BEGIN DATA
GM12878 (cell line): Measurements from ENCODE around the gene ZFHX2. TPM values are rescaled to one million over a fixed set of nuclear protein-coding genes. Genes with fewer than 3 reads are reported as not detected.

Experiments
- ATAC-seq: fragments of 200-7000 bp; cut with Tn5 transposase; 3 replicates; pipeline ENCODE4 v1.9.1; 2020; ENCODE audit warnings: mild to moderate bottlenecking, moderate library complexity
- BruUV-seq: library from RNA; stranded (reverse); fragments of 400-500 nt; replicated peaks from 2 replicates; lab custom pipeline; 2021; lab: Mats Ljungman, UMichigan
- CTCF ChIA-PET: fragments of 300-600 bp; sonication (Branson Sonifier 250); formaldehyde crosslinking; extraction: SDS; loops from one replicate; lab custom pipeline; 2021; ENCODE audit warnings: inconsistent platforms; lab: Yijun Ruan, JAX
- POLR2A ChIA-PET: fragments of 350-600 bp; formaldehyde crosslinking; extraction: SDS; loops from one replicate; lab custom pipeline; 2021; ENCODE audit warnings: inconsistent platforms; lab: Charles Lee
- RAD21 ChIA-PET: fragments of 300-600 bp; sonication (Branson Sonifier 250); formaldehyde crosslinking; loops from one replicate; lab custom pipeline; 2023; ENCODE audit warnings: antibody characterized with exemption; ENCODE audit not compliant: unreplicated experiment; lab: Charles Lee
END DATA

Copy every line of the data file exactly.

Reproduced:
GM12878 (cell line): Measurements from ENCODE around the gene ZFHX2. TPM values are rescaled to one million over a fixed set of nuclear protein-coding genes. Genes with fewer than 3 reads are reported as not detected.

Experiments
- ATAC-seq: fragments of 200-7000 bp; cut with Tn5 transposase; 3 replicates; pipeline ENCODE4 v1.9.1; 2020; ENCODE audit warnings: mild to moderate bottlenecking, moderate library complexity
- BruUV-seq: library from RNA; stranded (reverse); fragments of 400-500 nt; replicated peaks from 2 replicates; lab custom pipeline; 2021; lab: Mats Ljungman, UMichigan
- CTCF ChIA-PET: fragments of 300-600 bp; sonication (Branson Sonifier 250); formaldehyde crosslinking; extraction: SDS; loops from one replicate; lab custom pipeline; 2021; ENCODE audit warnings: inconsistent platforms; lab: Yijun Ruan, JAX
- POLR2A ChIA-PET: fragments of 350-600 bp; formaldehyde crosslinking; extraction: SDS; loops from one replicate; lab custom pipeline; 2021; ENCODE audit warnings: inconsistent platforms; lab: Charles Lee
- RAD21 ChIA-PET: fragments of 300-600 bp; sonication (Branson Sonifier 250); formaldehyde crosslinking; loops from one replicate; lab custom pipeline; 2023; ENCODE audit warnings: antibody characterized with exemption; ENCODE audit not compliant: unreplicated experiment; lab: Charles Lee